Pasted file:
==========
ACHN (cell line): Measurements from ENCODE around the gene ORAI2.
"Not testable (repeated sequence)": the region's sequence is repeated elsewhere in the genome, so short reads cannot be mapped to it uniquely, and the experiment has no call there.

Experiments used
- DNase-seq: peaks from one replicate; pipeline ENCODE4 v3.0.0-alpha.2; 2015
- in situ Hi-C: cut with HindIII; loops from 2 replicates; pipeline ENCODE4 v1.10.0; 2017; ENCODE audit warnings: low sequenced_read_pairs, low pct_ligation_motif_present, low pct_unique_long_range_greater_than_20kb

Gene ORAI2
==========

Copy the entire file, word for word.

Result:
ACHN (cell line): Measurements from ENCODE around the gene ORAI2.
"Not testable (repeated sequence)": the region's sequence is repeated elsewhere in the genome, so short reads cannot be mapped to it uniquely, and the experiment has no call there.

Experiments used
- DNase-seq: peaks from one replicate; pipeline ENCODE4 v3.0.0-alpha.2; 2015
- in situ Hi-C: cut with HindIII; loops from 2 replicates; pipeline ENCODE4 v1.10.0; 2017; ENCODE audit warnings: low sequenced_read_pairs, low pct_ligation_motif_present, low pct_unique_long_range_greater_than_20kb

Gene ORAI2